plating, anodizing, & finishing Q&As since 1989
Polishing & Passivation of Titanium
Q. I am looking for a process that can polish the Hip Ball used on hip replacements. The cap is a spherical shape with a 'face' on one side drilled inside to fit the tapered stem. So the cap can only rotate to polish.Sean Walsh
medical hip replacements - Cork, Ireland
A. Not sure of your question. Most medical inplants are processed smooth to eliminate porosity of the surface metal for a couple of reasons. If this is the case, the most common procedure is to use high energy centrifugal force type equipment in a 2 or 3 step process to achieve 12 RMS or finer. If you are asking about a one sided polish, then you must consider some type of wheel system.
retired business owner - Hatboro, Pennsylvania
A. The medical implants made from cobalt, titanium, stainless steel, Nitinol - are best to electropolish by specially designed high-voltage environmentally safe polishing equipment and electrolyte. In comparison to mechanical polishing this process increases strength of the material surface. You save on time of processing (5-10 minutes), do not need to adjust your equipment to complex shapes, you obtain surgically clean surface without any impurities, and you do not need to passivate surface after polishing.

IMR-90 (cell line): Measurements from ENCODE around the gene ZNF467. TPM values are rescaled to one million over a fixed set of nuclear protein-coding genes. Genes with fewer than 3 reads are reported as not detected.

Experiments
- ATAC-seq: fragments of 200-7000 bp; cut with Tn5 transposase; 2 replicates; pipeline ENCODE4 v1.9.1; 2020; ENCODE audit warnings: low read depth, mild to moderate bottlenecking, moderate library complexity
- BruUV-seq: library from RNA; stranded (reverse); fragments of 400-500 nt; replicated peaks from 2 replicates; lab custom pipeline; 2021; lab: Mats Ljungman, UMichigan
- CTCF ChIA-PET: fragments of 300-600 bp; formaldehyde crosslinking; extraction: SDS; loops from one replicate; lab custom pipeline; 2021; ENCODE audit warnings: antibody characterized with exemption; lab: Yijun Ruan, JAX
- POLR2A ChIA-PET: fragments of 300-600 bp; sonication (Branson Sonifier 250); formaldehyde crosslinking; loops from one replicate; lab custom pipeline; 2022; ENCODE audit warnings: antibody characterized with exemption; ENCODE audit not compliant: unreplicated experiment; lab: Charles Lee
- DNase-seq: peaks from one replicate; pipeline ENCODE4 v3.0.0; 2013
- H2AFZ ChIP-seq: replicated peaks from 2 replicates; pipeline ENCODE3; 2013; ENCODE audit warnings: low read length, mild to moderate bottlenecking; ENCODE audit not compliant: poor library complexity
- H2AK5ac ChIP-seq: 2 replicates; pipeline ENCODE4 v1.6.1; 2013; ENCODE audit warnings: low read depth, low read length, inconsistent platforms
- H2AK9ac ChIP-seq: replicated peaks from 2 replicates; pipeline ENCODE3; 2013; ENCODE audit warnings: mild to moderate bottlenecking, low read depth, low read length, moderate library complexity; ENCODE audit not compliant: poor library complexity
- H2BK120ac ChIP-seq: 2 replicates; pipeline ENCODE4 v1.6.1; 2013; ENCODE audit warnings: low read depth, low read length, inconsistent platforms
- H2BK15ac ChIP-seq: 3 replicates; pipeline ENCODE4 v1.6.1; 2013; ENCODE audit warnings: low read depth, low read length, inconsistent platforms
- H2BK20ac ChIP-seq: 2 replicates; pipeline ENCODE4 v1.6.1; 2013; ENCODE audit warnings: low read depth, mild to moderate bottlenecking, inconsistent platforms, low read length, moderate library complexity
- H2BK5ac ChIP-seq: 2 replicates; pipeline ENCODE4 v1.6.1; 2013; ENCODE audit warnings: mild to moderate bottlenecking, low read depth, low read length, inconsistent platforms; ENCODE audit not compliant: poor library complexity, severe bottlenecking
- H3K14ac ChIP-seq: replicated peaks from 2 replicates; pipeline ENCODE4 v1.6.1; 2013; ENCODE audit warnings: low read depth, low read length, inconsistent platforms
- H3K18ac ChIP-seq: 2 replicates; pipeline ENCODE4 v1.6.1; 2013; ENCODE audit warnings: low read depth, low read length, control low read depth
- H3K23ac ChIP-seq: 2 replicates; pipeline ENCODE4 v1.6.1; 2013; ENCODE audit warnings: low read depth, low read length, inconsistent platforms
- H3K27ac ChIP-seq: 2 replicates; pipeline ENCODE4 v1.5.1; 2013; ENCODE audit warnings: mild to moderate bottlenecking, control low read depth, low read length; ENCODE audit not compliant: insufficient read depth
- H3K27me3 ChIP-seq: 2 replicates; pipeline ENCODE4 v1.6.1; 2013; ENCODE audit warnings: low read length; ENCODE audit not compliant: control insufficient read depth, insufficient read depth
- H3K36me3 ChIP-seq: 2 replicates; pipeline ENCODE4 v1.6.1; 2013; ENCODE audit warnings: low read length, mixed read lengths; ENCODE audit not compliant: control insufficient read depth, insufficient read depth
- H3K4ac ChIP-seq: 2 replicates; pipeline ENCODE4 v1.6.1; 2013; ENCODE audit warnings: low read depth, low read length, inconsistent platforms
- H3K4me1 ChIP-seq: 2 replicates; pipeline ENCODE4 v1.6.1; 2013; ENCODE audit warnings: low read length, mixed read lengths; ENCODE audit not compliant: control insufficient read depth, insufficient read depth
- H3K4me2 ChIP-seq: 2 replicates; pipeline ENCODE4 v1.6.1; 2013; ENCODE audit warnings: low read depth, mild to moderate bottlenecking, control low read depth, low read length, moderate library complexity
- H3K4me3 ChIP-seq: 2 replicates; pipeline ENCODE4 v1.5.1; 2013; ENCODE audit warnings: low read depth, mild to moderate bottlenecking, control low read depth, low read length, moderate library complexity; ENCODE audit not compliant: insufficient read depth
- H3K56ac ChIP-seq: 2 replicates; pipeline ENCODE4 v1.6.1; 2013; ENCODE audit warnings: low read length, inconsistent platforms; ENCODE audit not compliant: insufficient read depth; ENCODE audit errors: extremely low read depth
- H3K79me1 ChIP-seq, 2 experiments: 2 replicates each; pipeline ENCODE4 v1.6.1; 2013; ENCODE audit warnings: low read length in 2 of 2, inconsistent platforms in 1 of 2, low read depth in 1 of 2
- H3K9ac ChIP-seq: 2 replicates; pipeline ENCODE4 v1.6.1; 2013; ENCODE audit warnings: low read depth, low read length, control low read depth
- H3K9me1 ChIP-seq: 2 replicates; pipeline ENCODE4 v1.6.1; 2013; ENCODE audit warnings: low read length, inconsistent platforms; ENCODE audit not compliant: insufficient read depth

April 4, 2013
Polishing of all sorts of implants with difficult shapes can be achieved with a six axis robot and polishing wheels.
Q. Dear Sir/Mad.:
I am working with titanium and Ti-6Al-7Nb screw and I want to ask about metal passivation with nitric acid. what is the exact mechanism of this treatment, does it only remove the remnant of metal after machining or it also aids in the formation of the oxide layer on the metal surface? If there is any reference that could be helpful in my research dealing with this matter I will be grateful.
Postgraduate student - Penang, Malaysia
Q. A customer is calling out a passivation specification of ASTM A967 / A967M [affil. link to spec at Techstreet] less section 12 thru 21. What exactly is section 12 thru 21 eliminating in the process? The material being processed is Titanium 6AL-4VJerry Flathers
- Santa Ana, California, USA
A. Those sections describe various testing requirements such as frequency of testing and test selection (water immersion, high humidity, salt spray, copper sulfate, etc.). It is curious that your customer would be specifying that passivation be performed according to ASTM A 967, which is not appropriate for titanium alloys. ASTM B600 [affil. link to spec at Techstreet] is the proper standard for cleaning and descaling titanium alloys.Toby Padfield